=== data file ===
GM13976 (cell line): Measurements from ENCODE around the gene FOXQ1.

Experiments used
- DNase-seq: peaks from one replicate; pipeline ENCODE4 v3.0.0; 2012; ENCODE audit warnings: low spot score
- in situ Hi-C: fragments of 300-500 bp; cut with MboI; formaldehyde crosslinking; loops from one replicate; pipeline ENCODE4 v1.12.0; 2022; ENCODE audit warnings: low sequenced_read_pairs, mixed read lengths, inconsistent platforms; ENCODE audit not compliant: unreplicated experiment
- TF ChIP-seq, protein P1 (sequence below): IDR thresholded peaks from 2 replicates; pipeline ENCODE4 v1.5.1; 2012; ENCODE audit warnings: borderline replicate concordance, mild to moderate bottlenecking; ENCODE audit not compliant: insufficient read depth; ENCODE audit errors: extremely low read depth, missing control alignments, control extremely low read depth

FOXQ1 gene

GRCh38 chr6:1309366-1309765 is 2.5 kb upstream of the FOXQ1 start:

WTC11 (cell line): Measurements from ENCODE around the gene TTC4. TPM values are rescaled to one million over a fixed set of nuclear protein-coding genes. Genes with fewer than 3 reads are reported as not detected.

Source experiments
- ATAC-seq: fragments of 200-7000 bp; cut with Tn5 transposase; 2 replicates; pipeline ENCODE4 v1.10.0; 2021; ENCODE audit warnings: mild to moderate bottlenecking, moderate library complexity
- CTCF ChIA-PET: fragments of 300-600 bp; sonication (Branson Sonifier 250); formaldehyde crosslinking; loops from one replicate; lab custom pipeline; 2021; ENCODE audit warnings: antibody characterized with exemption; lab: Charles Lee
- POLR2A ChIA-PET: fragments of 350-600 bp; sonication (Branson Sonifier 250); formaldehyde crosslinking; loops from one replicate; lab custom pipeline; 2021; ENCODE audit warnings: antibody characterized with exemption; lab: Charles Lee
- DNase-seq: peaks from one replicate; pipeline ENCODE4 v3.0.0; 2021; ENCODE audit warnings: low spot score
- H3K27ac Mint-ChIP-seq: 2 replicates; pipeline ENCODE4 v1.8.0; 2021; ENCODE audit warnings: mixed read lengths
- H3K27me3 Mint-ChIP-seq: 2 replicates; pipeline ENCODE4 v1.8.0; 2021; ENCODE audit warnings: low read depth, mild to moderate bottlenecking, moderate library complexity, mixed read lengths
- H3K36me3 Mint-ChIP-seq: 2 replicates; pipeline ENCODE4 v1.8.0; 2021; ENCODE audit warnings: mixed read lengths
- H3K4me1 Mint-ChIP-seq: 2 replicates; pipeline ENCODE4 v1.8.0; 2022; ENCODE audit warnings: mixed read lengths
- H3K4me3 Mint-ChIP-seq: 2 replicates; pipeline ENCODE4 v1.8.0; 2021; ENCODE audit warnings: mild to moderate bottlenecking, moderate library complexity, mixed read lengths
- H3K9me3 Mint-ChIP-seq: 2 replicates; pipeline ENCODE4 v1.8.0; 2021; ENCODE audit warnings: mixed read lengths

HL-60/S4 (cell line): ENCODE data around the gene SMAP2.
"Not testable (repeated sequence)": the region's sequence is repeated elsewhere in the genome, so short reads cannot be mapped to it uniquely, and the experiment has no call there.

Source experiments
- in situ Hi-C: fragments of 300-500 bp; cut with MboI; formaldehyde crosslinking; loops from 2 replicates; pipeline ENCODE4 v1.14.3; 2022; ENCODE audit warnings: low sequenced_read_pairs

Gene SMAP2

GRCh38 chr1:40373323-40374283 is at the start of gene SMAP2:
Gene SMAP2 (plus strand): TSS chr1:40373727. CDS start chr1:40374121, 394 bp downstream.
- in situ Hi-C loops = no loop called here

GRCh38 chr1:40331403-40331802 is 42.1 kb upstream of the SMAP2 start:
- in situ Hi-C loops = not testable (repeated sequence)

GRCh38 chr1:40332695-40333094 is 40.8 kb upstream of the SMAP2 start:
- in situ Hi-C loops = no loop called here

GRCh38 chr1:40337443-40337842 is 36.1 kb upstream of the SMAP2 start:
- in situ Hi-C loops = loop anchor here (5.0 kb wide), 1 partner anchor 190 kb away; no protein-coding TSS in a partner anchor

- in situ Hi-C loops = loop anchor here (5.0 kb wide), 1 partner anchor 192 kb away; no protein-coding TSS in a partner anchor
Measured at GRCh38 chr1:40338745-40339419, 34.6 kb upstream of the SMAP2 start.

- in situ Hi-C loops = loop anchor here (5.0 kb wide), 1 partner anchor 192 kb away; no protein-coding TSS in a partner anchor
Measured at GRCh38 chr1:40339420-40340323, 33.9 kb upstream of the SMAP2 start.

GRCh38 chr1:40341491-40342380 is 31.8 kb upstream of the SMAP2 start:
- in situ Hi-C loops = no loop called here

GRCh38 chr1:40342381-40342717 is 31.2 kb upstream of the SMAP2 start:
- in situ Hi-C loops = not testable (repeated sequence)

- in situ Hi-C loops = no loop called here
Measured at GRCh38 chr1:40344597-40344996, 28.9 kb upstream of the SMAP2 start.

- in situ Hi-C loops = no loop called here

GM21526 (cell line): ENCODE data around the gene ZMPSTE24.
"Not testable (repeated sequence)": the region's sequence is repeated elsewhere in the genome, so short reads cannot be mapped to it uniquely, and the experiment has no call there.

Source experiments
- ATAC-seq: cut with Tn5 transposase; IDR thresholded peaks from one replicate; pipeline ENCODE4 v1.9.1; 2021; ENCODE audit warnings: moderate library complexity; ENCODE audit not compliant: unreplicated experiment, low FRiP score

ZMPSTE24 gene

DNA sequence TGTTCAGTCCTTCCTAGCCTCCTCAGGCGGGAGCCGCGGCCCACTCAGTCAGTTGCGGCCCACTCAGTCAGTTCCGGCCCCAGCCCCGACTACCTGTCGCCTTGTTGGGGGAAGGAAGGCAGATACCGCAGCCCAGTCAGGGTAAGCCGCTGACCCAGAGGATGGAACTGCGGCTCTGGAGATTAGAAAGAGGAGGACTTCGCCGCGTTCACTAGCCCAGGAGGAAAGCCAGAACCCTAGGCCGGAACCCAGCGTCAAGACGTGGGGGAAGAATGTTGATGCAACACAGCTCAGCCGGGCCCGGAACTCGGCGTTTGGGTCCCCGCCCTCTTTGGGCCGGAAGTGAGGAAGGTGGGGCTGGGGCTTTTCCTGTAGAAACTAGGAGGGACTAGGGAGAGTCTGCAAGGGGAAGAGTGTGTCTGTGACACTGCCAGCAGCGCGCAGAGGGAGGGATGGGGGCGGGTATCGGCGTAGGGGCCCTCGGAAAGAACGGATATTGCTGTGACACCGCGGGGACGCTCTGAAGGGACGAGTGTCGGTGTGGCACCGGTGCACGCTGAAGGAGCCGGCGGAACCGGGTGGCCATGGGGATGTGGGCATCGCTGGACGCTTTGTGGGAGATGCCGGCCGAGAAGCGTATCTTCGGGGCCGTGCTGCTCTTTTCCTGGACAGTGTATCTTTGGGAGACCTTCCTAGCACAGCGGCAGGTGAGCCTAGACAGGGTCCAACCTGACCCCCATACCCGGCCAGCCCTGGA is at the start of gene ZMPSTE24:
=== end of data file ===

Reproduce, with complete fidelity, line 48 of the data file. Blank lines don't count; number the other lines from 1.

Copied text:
- ATAC-seq: cut with Tn5 transposase; IDR thresholded peaks from one replicate; pipeline ENCODE4 v1.9.1; 2021; ENCODE audit warnings: moderate library complexity; ENCODE audit not compliant: unreplicated experiment, low FRiP score